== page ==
The dense array of symbols includes depictions of animals, humans, and abstract shapes, serving as an ancient newspaper that recorded the activities and beliefs of the area’s early inhabitants.

Kodachrome Basin State Park Handprints

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Kodachrome Basin State Park, famed for its colorful rock formations and spires, also hosts a lesser-known gem – ancient handprints. 

Located near the park’s entrance, these handprints provide a tangible connection to the people who once roamed this stunning landscape. 

Alongside the natural beauty of the park’s geological features, these handprints add a human element, reminding visitors of the area’s long history of habitation and the legacy of its ancient cultures.

Buckhorn Wash Pictograph Panel

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The Buckhorn Wash Pictograph Panel, located in the San Rafael Swell in central Utah, is a remarkable display of ancient rock art. 

Dating back over 2,000 years, the panel features life-sized figures painted with a natural red pigment, showcasing the artistic skill and spiritual depth of the Barrier Canyon people. 

The detailed depictions of anthropomorphic figures and animals highlight the cultural and religious life of these ancient artists.

Fremont Indian State Park Petroglyphs

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Situated in Sevier County, Fremont Indian State Park preserves the largest known collection of Fremont culture artifacts and rock art. 

The park was created after the discovery of the artifacts during a highway construction project. 

Visitors can explore over a dozen trails leading to rock art panels, pit houses, and granaries.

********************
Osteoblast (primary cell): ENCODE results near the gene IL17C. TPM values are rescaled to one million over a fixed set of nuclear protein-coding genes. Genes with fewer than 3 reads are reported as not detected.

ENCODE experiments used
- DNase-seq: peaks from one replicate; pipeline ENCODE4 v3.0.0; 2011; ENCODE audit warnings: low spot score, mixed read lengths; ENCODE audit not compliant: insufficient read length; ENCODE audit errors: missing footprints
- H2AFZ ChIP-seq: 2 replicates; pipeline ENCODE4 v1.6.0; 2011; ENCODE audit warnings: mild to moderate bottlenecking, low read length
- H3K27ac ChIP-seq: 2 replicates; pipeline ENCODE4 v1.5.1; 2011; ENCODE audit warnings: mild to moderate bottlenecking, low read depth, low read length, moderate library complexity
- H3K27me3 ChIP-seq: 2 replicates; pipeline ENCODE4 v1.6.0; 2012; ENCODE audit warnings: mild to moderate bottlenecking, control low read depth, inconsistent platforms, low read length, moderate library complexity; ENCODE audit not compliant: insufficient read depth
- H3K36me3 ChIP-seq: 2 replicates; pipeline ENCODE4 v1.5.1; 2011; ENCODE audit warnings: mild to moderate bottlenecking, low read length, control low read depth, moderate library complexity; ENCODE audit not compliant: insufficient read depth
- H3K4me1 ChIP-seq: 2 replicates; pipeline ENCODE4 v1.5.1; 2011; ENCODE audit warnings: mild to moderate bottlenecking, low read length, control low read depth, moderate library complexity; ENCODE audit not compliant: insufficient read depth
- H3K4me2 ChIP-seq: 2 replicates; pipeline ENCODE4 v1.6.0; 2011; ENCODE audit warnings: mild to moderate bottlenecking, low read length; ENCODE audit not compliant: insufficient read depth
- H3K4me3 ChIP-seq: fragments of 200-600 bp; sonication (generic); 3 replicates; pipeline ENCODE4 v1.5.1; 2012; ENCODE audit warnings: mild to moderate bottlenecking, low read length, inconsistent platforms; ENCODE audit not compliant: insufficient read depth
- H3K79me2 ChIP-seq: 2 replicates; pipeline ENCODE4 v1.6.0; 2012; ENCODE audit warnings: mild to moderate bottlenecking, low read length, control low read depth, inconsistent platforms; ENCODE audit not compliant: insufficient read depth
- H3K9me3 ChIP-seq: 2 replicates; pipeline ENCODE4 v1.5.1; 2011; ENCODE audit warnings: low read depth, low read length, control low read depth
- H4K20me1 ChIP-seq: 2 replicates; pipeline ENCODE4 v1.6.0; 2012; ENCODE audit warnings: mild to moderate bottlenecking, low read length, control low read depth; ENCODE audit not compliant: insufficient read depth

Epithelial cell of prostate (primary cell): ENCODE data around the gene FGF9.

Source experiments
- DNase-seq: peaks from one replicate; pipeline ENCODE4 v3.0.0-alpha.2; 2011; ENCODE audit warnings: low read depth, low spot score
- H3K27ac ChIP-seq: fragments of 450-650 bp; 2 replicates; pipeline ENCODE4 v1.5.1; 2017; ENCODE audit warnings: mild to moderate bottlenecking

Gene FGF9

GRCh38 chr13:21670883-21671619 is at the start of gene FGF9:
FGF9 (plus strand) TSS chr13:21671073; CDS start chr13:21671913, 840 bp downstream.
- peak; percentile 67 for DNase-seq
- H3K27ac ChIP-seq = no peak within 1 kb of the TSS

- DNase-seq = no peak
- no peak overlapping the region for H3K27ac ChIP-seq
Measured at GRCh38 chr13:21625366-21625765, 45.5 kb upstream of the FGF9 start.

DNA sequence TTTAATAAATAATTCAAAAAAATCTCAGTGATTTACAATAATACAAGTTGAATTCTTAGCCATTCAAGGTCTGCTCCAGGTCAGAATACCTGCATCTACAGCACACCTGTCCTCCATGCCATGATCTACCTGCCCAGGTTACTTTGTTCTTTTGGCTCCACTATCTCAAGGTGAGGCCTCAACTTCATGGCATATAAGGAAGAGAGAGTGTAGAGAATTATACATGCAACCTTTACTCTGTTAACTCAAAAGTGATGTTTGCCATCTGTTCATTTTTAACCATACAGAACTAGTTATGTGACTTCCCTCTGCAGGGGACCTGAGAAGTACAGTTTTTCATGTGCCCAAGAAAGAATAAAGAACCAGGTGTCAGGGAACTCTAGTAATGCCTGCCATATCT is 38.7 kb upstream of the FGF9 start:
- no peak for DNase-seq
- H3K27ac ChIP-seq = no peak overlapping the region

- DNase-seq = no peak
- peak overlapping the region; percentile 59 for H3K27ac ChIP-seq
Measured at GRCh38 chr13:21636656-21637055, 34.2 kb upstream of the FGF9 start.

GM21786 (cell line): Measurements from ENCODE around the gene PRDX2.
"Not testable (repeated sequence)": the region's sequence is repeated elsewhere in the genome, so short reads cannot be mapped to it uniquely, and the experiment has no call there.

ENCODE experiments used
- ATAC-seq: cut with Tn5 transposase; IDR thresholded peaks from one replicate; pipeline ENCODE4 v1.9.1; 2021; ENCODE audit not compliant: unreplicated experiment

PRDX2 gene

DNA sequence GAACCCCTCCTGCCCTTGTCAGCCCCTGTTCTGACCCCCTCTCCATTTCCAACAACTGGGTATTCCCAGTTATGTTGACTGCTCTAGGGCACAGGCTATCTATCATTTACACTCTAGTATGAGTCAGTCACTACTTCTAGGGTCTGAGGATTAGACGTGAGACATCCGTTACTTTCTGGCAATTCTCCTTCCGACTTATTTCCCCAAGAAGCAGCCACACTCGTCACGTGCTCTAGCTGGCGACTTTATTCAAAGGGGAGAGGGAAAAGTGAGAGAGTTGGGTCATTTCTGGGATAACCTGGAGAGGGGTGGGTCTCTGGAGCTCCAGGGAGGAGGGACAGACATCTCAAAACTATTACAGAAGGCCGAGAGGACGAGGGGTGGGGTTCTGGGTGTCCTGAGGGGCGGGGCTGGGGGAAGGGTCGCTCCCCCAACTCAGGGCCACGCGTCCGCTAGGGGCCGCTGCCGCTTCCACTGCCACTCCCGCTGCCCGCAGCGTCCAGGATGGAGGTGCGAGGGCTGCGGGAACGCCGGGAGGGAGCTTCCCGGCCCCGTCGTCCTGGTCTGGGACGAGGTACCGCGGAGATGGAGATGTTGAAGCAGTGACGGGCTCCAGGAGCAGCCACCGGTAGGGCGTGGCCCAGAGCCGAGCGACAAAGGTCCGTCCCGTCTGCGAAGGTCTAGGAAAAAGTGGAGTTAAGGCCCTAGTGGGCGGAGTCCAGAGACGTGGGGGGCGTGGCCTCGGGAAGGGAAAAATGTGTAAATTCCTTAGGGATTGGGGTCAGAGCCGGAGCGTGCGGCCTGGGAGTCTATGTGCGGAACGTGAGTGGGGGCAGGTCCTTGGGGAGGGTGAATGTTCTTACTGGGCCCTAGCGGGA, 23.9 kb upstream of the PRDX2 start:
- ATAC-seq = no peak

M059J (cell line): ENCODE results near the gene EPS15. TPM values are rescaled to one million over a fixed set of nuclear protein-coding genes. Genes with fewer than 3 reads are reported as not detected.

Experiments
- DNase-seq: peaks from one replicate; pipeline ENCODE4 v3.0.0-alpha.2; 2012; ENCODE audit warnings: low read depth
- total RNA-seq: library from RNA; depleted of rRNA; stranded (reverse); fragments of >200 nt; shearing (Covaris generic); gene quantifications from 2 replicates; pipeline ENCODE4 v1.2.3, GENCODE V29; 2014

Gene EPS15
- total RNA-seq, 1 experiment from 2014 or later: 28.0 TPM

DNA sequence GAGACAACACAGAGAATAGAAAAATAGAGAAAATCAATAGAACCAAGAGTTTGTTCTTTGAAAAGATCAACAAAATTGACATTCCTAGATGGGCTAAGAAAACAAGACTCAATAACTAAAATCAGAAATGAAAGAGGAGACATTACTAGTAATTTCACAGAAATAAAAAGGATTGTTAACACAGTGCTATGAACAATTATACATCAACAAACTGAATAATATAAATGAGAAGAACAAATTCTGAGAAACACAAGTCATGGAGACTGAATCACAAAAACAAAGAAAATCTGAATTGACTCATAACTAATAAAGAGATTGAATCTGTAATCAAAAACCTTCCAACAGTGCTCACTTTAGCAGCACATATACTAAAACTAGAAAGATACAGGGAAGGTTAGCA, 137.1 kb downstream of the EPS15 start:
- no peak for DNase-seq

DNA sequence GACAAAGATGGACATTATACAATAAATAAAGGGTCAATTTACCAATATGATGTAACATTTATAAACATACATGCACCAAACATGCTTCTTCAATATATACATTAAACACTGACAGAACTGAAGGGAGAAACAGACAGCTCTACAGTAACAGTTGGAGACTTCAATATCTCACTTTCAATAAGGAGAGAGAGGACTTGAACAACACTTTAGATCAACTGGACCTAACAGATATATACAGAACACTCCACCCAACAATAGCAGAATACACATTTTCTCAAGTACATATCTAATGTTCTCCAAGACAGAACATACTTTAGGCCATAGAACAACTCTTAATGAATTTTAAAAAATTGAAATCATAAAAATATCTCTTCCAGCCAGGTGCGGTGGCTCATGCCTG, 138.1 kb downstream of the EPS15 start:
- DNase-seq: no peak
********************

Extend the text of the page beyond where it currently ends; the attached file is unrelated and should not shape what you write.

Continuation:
The park’s museum also offers insights into the lives of the Fremont people through displays of pottery, arrowheads, and other cultural artifacts.

Navajo Moenave Dinosaur Tracks

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In the vicinity of Tuba City, the Navajo Moenave Dinosaur Tracks offer a fascinating glimpse into the prehistoric world. 

This site is unique for its well-preserved dinosaur tracks believed to be over 200 million years old. 

Visitors can take guided tours led by Navajo guides, who provide insights into both the dinosaur tracks and the cultural significance of the area to the Navajo people. 

It’s a rare opportunity to walk literally in the footsteps of dinosaurs.

Dry Fork Canyon Petroglyphs

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Dry Fork Canyon, located near Vernal, Utah, is home to several significant petroglyph sites, including the famous McConkie Ranch Petroglyphs. 

The rock art here, created by the Fremont people, features a variety of designs including anthropomorphic figures, animals, and abstract symbols. 

The depth and preservation of the art, set against the backdrop of the canyon’s natural beauty, make Dry Fork Canyon a captivating destination for anyone interested in ancient cultures and rock art.

Arches National Park Petroglyphs

Credit: Robin Panzer

While Arches National Park is world-renowned for its stunning natural arches and breathtaking landscapes, it also holds cultural treasures in the form of petroglyphs. 

The ancient rock art, created by the Ute and Paiute tribes hundreds of years ago, can be found in various locations throughout the park. 

These petroglyphs offer a glimpse into the life and beliefs of the park’s early inhabitants, adding a layer of historical depth to the awe-inspiring geological features.